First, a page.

10 Years in San Juan del Sur
… and What I’ve Learned
David Alan Golichowski owner of Good Times Surf Shop on “Good times” and bad and how he got his nickname.
I could tell you that the secrets to success in business are keeping your nose out of trouble, having patience to work daily toward long-term goals and always treating your customers with attention and respect, or some other golden bologna. But the fact is, anyone who knows me also knows I’ve seldom done any of those things.
When I first came to San Juan del Sur I had no idea I would be opening a business. But in those days you couldn’t just get a job. There were none. As a foreigner I was expected to be an “inversionista.” An investor, a job creator. I wanted to stay, I wasn’t ready to go back to the 9 -5 routine and I was petrified of looking for a job again. (Looking back 10 years later I’m certain I’d be worth millions if I had gone back to California. But I don’t have any major regrets about that, my friendships here are priceless). So I took my $7,000 and bought “the business” – 30 shitty surfboards, a rental contract, and the paperwork – from my Spanish teacher’s brother in law.
So why the surf shop? It was actually my local friends who gave me the idea, and the encouragement. People were so welcoming in those days. I couldn’t say no. Sometime during my first month here I stopped into the Republika bar. I said something to the effect of “I really like it here.” Yaoska, the owner at the time said, “You should stay!” (Sorry Yao, but you are the first person who made me think about staying in Nicaragua permanently.)
The idea terrified me. Not the idea of running a business, but of running a surf business (because I was really a lousy surfer and believe me, although I love the water, I still am today). I didn’t want to be seen as a fraud or a kook. I cringed when people referred to me as “Surfer Dave.” That is why I called the shop “Good Times Surf Shop”. The original name was “Outer Reef” and I realized one day (while shuttling some young English folks back from Remanso) I would probably never surf the Outer Reef, nor would 99.9% of my customers. But we would always have a hell of a good time out there.
It wasn’t until years into my life in Nicaragua that I realized that somewhere in my teenage subconscious there had been a dream of driving a 4×4 through the jungle with surfboards tied to the roof. I literally had that dream, sometime during high school. And it came true.
It was beautiful in those days. Incredible, being on that boat, surfing virgin beaches with nobody else around, places where there are billion dollar resorts now. Back then just a few coconut palms.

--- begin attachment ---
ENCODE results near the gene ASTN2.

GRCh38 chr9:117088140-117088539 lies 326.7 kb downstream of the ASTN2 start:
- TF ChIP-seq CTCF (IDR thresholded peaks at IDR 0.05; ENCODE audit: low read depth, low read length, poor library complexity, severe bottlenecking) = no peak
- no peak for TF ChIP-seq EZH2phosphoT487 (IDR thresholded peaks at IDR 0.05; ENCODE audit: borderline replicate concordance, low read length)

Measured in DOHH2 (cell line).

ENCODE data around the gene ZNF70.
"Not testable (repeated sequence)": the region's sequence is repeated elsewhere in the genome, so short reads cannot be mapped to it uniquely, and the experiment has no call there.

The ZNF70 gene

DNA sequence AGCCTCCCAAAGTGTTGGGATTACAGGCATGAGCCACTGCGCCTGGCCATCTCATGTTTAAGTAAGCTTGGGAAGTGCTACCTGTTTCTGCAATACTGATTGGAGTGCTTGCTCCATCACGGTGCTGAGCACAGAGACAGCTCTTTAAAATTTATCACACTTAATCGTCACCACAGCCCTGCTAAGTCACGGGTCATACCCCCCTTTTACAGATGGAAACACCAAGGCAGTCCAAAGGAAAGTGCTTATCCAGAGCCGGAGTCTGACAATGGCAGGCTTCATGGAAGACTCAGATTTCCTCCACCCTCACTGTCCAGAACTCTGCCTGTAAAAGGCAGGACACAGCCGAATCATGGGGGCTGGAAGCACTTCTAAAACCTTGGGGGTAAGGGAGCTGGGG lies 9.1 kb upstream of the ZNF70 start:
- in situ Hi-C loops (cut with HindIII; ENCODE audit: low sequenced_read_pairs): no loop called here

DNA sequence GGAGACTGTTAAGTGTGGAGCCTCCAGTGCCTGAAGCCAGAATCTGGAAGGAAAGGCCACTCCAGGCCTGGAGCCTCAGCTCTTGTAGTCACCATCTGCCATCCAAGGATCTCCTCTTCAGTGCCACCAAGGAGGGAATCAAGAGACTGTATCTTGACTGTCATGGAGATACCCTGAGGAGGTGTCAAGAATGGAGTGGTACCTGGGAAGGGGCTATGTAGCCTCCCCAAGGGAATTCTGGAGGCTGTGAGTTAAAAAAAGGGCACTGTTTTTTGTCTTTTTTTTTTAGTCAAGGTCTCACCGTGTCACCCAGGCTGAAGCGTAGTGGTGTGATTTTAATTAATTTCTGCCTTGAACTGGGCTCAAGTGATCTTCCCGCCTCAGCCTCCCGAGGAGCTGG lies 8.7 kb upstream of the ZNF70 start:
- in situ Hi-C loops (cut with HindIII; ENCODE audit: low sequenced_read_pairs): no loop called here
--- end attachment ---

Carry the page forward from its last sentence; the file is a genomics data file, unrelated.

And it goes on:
My biggest obstacles in the business were not my competition, local government, the global financial crisis, the index of the average daily expenditure of a tourist in Nicaragua. None of the above. My biggest obstacle was that I was an anarchist and a rebel who had left the US in search of authenticity, and the last thing I was going to do was to disgrace myself by commercializing adventure, or fun, or to rob my fellow of the audacity that his soul so ached for. Nicaragua was the last authentic place on earth. “Unica … Original” is our tourism slogan. I believed in it and still do. For that reason I hated the idea of advertising outside of Nicaragua. I saw it as a cardinal sin. If you went on one of my boat trips I wanted you to feel lucky enough to have found me, lucky enough to have wanted to go where few had gone before.
Contrary to some rumors, I had no wealthy backers, no family money, just a bunch of shitty surfboards, a rental contract, and some loyal friends who encouraged me. One day my neighbor came by and said “David. I admire your work ethic. I see you working so hard. You’re up at sundown, repairing surfboards, with your shirt off. You look so great with your shirt off.” I said “Take it easy there buddy!”
I worked very hard. And I expected others to work hard. And that’s how I got my nickname, “Boss.” It surprised the hell out of me when people who never actually worked for me started calling me “Boss”. Maybe I’ve been hard on people. But I don’t mind the nickname. I’m an inversionista. A lot is expected of me.
Times change, and not just in Nicaragua. The whole world has changed. We have Instagram, Facebook, etc. “Life in San Juan del Sur” is not even a real thing now, it’s a Facebook group.
I’ve had ups and downs, strikes and gutters. But all in all, “That’s life, I’ve done it “My way” and of course “With a little help from my friends.” This year we are opening a new shop in Gigante with a surf school in partnership with Liquid Sessions. Early next year Popoyo Surf will open in Las Salinas. And I am hoping my experience and dedication to authenticity will add value to my work as a part-time agent with Aurora Beachfront Realty, which is a truly a terrific organization with a team I appreciate equally as much as the staff at Good Times.
So what have I learned? 1. Keep your nose out of trouble. 2. Work patiently towards long term goals. 3. Always treat your customers with attention and respect.
Good Times Surf Shop is a full service surf outfitter dedicated to authentic experiences. We offer core surf accessories and clothing. We buy, sell, trade, and rent a full range of new, used, and interesting surfboards. We provide world-class surf instruction. We offer tours and transport to the Nicaraguan surf breaks.